“Bill Arp” (Charles Henry Smith) was the most famous columnist to come out of Cartersville. His weekly pieces in the Atlanta Constitution, syndicated to hundreds of newspapers, made him one of the South’s most popular writers a century ago.

Last year in this space, we wrote about Rebecca Felton, who, in addition to being the first woman in the U.S. Senate, had a long-running column (“The County Home”) in the Atlanta Journal.

Another Cartersville columnist with a regional following was Rev. Sam Jones, the South’s most famous evangelist of the late nineteenth century.

Jones understood the power of the press and realized that he could reach more people every week through the newspaper than he possibly could with his sermons and lectures. His weekly column appeared in the Saturday edition of the Atlanta Journal from the spring of 1892 to the late summer of 1895.

Jones kept up his column even when he was on the road, which was often. He wrote about the people he met on his trips, the services he conducted, and the interesting things he saw. He told about preaching in Nashville’s Union Tabernacle, built by “Captain Tom Ryman, one of the most energetic, consecrated laymen I know.” Ryman was one of Jones’s most famous converts; his tabernacle was better known for years as the home of the Grand Ol’ Opry.

In Pittsburgh, he described with obvious envy the factories he saw: “There is untold wealth on every side.” Jones often urged the South to industrialize and end its reliance on cotton.

In Philadelphia, just before Christmas in 1892, Jones spent most of the day shopping in Wanamaker’s; his column that week went on and on in awe over the huge store and all that it offered.

In Louisiana, he ran into his friend and fellow Cartersville resident Charles Henry Smith, whose “Bill Arp” columns ran in the competing Atlanta Constitution. Smith “is funny and fat, good and generous, loveable and loving,” Jones wrote, “enjoying the esteem and confidence of his neighbors.”

Jones told his readers of his many revival successes, such as in Texas in 1892, where thousands came, he said, “to listen to a plain, blunt man do some plain, blunt talking.” He shared his disappointments, his greatest being Bishop Atticus Haygood’s decision in 1893 to force him to take a regular pastoral appointment in the Methodist church or to give up his preaching credentials. Knowing he could never be happy with just one church, preaching to just one congregation, Jones “located” (gave up his position in the Methodist conference).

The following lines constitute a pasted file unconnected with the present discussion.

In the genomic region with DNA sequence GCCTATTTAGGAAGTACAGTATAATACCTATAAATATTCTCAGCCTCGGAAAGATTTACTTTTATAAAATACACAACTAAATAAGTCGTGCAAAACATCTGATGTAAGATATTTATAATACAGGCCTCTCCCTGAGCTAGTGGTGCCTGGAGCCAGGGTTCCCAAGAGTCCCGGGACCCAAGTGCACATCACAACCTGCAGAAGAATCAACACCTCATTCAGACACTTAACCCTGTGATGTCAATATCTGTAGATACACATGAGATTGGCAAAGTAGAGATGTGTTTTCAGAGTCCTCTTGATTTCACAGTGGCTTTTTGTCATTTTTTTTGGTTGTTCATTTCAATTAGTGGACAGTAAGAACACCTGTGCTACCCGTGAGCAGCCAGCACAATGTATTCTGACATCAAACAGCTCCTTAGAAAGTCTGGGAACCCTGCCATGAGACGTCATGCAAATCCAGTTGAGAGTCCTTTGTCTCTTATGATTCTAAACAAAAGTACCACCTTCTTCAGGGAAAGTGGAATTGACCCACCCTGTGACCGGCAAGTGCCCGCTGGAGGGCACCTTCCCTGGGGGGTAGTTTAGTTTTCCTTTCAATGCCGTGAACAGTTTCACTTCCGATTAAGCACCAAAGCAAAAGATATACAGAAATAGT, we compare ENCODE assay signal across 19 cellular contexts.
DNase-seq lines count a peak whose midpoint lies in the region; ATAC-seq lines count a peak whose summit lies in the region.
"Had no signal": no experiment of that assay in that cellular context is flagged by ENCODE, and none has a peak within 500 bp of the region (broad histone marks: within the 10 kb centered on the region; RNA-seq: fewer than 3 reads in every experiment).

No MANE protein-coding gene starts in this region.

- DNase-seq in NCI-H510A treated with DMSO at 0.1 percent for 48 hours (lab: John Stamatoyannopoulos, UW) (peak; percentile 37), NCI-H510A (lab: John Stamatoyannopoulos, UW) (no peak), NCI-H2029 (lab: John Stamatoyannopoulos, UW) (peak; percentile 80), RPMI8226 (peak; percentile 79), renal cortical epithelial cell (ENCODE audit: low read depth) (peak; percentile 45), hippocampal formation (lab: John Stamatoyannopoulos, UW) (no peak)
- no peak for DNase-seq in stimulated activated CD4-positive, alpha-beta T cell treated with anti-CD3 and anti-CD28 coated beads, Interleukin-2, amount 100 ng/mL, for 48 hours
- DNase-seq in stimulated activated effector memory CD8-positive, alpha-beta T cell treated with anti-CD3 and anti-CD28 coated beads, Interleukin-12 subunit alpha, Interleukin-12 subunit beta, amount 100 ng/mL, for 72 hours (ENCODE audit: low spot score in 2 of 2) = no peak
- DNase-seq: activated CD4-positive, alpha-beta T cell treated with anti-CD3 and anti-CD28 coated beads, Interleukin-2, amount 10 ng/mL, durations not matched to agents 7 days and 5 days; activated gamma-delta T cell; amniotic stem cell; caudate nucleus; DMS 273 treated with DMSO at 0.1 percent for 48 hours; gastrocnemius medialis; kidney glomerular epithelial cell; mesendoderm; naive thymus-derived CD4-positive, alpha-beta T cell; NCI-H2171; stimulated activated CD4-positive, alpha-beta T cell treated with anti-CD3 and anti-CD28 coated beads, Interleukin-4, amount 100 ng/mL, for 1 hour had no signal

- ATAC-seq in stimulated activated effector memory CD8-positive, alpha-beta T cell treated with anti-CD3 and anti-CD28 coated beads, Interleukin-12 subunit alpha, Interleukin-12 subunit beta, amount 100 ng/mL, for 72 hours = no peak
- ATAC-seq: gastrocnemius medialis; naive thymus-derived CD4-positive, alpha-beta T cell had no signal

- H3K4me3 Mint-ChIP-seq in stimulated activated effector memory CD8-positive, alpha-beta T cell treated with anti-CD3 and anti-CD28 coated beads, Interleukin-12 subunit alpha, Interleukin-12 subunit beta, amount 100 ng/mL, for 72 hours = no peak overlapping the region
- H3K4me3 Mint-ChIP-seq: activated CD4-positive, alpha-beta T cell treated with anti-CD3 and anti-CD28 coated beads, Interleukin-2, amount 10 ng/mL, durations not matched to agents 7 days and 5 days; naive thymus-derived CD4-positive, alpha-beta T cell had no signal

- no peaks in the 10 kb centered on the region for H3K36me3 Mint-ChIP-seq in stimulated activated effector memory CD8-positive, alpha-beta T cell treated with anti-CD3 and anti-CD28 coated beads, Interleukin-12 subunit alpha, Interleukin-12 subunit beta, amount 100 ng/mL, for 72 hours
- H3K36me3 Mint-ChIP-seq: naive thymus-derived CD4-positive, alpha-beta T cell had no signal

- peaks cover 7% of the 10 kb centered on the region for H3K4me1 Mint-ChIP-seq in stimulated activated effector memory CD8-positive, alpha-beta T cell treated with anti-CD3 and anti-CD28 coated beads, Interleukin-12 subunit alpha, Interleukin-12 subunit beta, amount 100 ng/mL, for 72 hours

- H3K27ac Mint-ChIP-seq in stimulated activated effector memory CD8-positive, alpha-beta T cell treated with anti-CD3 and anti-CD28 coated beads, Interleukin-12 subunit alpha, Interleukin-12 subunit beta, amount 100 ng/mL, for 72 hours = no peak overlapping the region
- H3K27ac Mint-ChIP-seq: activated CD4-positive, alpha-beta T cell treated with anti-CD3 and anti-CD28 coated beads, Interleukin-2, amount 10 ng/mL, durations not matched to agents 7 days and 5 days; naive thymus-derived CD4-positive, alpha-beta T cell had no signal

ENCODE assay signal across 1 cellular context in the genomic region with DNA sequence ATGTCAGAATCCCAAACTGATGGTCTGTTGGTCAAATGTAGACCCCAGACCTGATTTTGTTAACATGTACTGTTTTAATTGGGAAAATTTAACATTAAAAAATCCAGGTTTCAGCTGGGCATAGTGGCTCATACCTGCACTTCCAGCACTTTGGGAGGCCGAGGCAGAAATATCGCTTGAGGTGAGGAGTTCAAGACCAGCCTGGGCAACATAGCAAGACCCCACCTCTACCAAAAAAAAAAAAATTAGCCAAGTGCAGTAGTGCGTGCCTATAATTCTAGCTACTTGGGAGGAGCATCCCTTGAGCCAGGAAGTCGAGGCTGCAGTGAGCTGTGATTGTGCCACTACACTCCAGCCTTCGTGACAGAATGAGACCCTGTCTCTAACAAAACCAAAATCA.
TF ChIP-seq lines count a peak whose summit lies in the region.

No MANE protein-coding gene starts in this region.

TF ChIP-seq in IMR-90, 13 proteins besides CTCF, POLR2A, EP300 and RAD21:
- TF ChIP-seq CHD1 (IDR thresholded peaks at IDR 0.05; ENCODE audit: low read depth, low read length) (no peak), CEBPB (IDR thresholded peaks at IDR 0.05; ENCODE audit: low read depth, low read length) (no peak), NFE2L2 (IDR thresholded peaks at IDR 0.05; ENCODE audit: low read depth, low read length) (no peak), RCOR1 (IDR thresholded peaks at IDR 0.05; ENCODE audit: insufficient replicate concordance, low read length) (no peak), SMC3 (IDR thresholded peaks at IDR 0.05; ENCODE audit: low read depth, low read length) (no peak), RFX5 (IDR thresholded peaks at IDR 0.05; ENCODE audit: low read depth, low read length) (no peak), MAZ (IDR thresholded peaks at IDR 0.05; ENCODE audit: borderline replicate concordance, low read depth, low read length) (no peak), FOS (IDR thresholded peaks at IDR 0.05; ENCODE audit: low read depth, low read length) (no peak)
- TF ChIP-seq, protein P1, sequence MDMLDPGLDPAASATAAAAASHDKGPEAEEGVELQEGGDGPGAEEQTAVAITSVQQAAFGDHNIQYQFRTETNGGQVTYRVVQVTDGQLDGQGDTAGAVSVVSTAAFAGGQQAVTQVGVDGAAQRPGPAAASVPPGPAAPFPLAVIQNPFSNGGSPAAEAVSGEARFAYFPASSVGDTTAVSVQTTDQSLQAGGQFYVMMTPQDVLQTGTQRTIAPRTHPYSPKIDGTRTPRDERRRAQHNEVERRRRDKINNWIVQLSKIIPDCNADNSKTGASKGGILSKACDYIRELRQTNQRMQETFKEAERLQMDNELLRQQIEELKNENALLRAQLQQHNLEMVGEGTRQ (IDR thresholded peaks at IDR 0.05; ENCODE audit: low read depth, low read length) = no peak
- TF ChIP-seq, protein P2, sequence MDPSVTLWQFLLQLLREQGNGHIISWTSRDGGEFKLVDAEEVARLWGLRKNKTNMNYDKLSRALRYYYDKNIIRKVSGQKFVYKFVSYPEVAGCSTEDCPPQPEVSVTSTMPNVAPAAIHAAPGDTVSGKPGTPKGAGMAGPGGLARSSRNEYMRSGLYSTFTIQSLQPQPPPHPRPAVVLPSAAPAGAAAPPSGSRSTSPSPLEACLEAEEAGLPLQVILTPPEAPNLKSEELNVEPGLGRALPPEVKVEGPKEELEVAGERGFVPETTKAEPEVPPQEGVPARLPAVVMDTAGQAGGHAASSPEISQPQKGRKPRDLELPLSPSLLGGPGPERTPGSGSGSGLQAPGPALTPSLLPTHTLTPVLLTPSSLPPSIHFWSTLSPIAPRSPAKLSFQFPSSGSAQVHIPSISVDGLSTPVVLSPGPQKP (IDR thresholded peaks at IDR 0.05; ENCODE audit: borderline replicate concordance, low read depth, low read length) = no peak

Sometimes Jones wrote about politics, both the national scene and the situations of the places he visited. Generally, though, he was quiet on the subject. “I don’t believe in mixing politics and religion,” he wrote in one column.

Many of Jones’s columns repeated his basic message of “Quit Your Meanness.” He was famous for his distaste of religious doctrine, preferring instead the simple but effective directive of living a good life. “I stand squarely on the two propositions that the best thing a man can do is to do right and the worst thing a man can do is to do wrong,” he wrote in one column. He wrote against bicycles, “Sabbath desecration,” the theater, cards, “dime” novels, and of course alcohol, his biggest campaign. He seldom criticized tobacco, however, perhaps because he could never kick the habit himself!

In the last half of 1894, he developed a theme that ran through a dozen columns. He began with “the model husband,” “the model wife,” “the model son,” and “the model girl,” and continued with the model governor, preacher, judge, farmer, voter, legislator, church officer, and bishop.

One of Jones’s best-known and most popular sermons, titled “Mother, Home, Heaven,” emphasized the important role of the home in the development of good character. He continued this theme in his column: “The moral uplift or the moral downfall of this country is largely with those who control our home life,” he wrote in one, and in another he described “a home where industry, common sense and virtue live and grow, a home free from intemperance and the many other vices which characterize city life.”

The weekly column undoubtedly took up a lot of Jones’s time, and he gave it up after just a couple years. But while it lasted, the column provided another way for Sam Jones to reach the people.